Making community

Community doesn’t just come about by itself.  We have to make it happen.

  • We make it happen every time we say hello to a neighbour (whether or not we already know them).
  • We make it happen when we take the trouble to make the public surroundings to our home look good: our gardens, our balconies, the road verge by our home.
  • We make it happen whenever we pick up litter (even though we may never drop litter ourselves).
  • We make it happen when we show up at a local event other people have taken the trouble to organise.
  • We make it happen every time we volunteer with a local organisation.
  • We make it happen when we offer something we no longer need (or want)  to someone who needs (or wants) it.
  • We make it happen when we use a local small shop instead of a supermarket.
  • We make it happen when we use our local library, or bus service, or rail station.

This year’s Micron Theatre production on our local allotment field (organised by the Residents Association)

Terraced house in Weymouth. No garden, but they’ve created one all the same

We make it happen.  We are our community.  Not them.  Not someone else. No point in waiting till someone does it/starts it/says something.  Just do it.  DIY.  With a friend, or on your own, or with a stranger (who’ll maybe soon become a friend, or maybe won’t).

“Help yourself” – box of surplus apples left on wall of someone’s front garden

It doesn’t have to be complicated.  It can be as simple as chatting to the person sitting next to you on the bus.  As simple as inviting someone to meet you in the park for a picnic. As simple as sweeping the pavement outside where you live.

As I thought these thoughts, by chance I began reading the book I had set aside for holiday reading – Life Between Buildings: Using Public Space, by Jan Gehl.  Jan Gehl is a Danish architect who was very influential in transforming Copenhagen (and many other Danish towns and cities) from being car-dominated to being far more people-friendly.  It was originally published in the 1970s; this version is a 2006 update.  It gives a fascinating insight into what features of the built environment promote or work against positive uses of outdoor spaces.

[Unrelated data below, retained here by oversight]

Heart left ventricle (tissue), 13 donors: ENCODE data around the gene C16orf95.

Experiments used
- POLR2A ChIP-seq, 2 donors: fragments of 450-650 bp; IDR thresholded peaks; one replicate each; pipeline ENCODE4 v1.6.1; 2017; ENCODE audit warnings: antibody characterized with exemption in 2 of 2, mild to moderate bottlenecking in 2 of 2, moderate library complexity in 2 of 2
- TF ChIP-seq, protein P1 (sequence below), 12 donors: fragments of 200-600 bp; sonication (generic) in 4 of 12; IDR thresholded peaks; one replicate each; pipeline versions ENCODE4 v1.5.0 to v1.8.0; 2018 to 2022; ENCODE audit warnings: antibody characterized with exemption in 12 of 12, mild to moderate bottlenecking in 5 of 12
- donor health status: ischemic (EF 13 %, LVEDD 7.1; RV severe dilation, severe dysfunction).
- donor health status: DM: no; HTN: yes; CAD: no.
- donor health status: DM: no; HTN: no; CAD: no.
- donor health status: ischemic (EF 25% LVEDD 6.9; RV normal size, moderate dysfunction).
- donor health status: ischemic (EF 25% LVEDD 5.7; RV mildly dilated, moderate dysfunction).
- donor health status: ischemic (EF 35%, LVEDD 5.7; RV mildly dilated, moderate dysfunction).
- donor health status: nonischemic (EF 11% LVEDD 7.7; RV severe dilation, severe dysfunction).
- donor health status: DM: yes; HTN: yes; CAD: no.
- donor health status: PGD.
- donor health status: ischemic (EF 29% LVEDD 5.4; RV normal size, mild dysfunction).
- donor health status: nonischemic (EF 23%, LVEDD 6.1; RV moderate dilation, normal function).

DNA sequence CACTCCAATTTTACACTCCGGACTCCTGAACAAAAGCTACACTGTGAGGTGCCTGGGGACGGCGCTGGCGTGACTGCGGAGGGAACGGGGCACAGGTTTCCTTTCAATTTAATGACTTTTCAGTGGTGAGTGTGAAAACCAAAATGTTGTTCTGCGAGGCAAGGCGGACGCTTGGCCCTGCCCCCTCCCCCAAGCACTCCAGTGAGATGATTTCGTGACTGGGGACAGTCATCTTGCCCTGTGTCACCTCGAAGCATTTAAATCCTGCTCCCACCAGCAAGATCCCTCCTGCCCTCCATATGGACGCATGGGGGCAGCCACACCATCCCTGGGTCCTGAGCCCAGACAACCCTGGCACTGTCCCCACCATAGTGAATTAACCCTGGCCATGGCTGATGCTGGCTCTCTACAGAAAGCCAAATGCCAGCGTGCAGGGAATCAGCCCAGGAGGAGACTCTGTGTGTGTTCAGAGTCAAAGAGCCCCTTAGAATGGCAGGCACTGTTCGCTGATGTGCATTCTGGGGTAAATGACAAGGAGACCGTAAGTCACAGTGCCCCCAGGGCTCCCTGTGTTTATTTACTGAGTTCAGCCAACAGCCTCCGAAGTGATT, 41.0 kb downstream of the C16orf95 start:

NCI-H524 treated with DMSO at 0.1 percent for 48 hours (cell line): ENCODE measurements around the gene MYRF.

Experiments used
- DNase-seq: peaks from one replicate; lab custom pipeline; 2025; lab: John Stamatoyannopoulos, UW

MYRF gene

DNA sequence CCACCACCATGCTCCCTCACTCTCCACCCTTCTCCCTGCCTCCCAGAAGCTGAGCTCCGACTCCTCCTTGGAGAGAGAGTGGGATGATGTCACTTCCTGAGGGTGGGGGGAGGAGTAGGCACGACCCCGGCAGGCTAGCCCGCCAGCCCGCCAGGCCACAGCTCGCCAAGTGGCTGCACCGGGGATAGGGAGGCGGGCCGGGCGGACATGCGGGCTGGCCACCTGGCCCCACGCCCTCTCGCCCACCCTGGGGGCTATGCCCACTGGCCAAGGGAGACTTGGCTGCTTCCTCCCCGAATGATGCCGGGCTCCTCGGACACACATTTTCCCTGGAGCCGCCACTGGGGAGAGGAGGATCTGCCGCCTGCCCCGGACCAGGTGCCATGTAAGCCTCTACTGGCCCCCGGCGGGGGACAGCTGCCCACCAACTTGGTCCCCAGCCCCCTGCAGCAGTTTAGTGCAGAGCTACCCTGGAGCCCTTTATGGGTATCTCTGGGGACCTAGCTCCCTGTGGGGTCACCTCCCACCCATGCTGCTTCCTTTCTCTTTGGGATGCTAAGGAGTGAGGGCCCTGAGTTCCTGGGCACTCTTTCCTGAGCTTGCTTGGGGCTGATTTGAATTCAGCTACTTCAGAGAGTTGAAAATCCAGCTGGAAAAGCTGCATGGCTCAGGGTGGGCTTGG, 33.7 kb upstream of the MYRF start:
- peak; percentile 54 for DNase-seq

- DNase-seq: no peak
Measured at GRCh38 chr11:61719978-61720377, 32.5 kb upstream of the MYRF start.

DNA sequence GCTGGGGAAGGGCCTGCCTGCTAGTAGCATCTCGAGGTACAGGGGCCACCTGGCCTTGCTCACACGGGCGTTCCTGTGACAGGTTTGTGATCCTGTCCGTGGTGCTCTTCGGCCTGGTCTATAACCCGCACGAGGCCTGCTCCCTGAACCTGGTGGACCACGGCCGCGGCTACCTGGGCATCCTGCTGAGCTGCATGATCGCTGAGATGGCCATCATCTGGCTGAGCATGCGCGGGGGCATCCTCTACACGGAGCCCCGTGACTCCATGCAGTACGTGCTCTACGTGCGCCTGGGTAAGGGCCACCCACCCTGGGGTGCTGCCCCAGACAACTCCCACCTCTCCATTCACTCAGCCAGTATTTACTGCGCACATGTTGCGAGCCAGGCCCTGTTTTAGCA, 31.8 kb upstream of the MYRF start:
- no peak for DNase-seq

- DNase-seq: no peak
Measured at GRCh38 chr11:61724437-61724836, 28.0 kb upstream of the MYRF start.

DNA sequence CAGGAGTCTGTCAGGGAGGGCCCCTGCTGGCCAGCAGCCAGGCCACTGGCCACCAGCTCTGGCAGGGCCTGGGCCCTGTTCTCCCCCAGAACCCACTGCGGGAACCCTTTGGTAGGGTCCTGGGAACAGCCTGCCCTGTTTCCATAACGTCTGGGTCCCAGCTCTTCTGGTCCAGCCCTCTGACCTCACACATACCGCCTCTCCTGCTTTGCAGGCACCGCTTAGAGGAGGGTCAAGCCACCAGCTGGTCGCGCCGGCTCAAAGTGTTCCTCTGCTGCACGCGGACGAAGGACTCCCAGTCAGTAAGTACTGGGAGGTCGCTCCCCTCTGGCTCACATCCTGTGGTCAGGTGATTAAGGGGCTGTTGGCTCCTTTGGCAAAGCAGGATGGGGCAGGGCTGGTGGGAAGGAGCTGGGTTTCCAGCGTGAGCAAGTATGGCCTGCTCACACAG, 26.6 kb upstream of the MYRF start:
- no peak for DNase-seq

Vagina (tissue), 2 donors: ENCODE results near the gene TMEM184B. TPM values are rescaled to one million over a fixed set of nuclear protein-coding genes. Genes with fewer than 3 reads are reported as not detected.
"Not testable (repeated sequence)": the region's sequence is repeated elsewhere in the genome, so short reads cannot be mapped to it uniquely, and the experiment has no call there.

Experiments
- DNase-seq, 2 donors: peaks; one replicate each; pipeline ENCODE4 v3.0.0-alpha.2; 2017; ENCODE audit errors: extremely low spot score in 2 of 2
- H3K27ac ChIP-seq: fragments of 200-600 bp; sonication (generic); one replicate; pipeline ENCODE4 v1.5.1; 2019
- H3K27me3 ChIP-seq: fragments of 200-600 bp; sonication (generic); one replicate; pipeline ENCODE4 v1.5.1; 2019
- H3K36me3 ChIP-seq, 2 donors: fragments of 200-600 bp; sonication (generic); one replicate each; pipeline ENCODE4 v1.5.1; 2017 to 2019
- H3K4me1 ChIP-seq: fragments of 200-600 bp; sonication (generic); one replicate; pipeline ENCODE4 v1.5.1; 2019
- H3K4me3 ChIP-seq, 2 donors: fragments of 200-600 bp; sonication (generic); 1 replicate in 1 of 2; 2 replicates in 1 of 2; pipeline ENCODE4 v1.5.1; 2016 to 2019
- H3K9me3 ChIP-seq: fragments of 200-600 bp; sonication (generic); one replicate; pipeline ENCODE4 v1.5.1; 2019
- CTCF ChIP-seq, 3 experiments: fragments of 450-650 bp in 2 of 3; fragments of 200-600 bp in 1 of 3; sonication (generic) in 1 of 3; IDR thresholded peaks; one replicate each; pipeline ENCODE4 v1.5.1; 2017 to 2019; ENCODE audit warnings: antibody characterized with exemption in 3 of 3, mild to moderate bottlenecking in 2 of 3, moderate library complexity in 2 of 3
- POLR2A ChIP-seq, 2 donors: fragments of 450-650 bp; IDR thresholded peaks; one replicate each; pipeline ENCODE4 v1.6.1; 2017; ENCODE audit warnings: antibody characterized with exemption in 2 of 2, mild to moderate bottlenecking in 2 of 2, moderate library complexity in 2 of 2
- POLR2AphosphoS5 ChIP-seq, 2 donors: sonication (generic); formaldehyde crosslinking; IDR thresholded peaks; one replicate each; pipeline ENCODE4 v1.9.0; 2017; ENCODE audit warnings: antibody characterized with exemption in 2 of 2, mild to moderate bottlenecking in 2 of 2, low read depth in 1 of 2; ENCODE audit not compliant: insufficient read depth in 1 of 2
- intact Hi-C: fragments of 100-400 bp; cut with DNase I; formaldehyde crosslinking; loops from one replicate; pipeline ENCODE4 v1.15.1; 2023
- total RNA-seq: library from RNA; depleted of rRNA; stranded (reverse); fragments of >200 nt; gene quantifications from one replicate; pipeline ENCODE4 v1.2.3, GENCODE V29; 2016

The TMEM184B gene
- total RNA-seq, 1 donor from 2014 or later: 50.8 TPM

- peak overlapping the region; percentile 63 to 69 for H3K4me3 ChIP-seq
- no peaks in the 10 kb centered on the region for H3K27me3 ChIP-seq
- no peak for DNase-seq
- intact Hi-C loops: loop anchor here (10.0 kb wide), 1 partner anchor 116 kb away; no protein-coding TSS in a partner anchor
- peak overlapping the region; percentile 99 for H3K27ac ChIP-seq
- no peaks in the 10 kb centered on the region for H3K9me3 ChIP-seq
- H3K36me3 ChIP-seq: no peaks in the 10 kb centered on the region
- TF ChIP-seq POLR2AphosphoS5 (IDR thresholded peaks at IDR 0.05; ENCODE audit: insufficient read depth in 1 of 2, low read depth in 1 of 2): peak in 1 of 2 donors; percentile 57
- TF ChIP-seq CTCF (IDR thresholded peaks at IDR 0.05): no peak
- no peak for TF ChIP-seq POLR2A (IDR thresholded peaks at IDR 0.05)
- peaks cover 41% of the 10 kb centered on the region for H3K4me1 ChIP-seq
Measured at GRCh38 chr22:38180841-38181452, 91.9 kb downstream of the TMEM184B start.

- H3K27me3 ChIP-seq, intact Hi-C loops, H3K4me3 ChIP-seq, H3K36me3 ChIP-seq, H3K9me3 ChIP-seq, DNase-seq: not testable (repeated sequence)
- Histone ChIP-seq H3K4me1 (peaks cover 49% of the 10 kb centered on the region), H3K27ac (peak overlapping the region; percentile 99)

What did you do to make your community a better place this week?  what will you do next week?

About deborah @ the magic jug

Now I've passed 60 I'm still doing all sorts of things I haven't done before, as well as carrying on with the things I already love. I live a happy life with my long term love Malcolm. In my blog I explore local and low tech ideas, food, growing, making, reading, thinking, walking, and lots of other words ending in 'ing'.
This entry was posted in Allotment, Community, Do what you can with what you have, Inspirations, Local, Reflections on life (and death), Seeing differently, Uncategorized and tagged , , , , , , , , , . Bookmark the permalink.

12 Responses to Making community

  1. Anne Wheaton says:

    You’re right – simple actions can make a big difference.


  2. Good points but it can be a struggle to find time beyond family. Happy to use buses, libraries and share the bees in my front garden with others


    • Oh absolutely Jackie! Only once I no longer had massive family responsibilities have I been able to re-engage with volunteering in my community. But during that time, I benefited from things like babysitting and allotment swaps, and carried on with the small things like chatting with neighbours and strangers. We do what we can at the stage we find ourselves in. And sometimes we have to be more on the receiving end than the giving end. Which is also fine. I’m loving reading about your garden and growing.

      Liked by 1 person

  3. Marian says:

    I was away when you posted this, but just wanted to chime in to say how much I love this post, Deborah. My 20-year-old is interested (obsessed) with urban planning/transportation and I’ve read a couple of his books on the subject. I’m familiar with the work of Jan Gehl and wish our North American cities had had the foresight to see the damage a car culture would cause in our communities. Denmark (and The Netherlands) have done so well in this department.